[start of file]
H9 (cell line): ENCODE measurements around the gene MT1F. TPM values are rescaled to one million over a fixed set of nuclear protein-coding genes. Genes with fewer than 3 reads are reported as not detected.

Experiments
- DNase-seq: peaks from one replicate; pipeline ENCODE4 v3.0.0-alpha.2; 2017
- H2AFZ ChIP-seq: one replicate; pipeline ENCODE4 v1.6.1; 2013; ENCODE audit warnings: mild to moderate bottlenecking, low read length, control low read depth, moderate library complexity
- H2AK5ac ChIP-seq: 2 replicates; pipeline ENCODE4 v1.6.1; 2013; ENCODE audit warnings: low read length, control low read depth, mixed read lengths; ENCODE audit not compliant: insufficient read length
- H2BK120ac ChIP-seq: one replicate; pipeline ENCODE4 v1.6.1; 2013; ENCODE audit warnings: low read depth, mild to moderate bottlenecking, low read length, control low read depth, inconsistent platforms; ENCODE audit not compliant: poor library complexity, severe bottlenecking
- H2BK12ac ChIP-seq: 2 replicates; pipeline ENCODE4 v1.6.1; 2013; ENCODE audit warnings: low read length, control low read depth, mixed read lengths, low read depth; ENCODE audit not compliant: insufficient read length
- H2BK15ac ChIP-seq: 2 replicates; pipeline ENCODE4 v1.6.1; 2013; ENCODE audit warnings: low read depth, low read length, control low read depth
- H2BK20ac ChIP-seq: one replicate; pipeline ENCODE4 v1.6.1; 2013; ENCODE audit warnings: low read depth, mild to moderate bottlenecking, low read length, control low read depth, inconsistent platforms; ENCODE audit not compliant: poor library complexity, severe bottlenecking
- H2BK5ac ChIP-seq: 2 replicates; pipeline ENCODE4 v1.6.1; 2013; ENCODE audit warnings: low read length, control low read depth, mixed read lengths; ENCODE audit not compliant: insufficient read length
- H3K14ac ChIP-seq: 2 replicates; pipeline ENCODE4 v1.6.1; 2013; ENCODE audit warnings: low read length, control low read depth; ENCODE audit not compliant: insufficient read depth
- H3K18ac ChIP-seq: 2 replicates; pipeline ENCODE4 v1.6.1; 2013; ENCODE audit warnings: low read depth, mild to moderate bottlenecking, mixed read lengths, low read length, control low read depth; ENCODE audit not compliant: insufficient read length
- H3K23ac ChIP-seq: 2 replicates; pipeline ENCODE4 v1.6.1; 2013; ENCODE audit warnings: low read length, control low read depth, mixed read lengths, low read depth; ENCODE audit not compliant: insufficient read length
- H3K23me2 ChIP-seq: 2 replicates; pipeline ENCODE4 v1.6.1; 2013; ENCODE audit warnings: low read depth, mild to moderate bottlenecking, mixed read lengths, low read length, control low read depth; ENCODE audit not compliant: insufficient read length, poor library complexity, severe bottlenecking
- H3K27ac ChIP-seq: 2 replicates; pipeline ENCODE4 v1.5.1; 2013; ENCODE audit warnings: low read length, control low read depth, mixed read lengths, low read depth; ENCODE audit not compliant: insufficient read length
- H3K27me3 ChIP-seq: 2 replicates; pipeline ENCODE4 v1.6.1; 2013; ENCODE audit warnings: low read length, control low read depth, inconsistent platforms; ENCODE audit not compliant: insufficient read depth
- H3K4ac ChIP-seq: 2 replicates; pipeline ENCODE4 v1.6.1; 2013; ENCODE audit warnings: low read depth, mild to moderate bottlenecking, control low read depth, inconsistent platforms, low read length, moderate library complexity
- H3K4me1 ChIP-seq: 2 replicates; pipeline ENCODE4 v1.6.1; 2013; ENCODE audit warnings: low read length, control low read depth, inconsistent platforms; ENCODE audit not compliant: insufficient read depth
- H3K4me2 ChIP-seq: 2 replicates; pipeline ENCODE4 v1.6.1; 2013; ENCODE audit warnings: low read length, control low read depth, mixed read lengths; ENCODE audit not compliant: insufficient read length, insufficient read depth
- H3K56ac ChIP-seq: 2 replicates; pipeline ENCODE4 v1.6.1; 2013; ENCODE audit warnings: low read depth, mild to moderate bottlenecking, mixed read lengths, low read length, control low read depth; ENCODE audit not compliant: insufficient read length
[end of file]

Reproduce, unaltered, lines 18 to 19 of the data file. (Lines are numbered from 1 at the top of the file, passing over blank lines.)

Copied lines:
- H3K4me1 ChIP-seq: 2 replicates; pipeline ENCODE4 v1.6.1; 2013; ENCODE audit warnings: low read length, control low read depth, inconsistent platforms; ENCODE audit not compliant: insufficient read depth
- H3K4me2 ChIP-seq: 2 replicates; pipeline ENCODE4 v1.6.1; 2013; ENCODE audit warnings: low read length, control low read depth, mixed read lengths; ENCODE audit not compliant: insufficient read length, insufficient read depth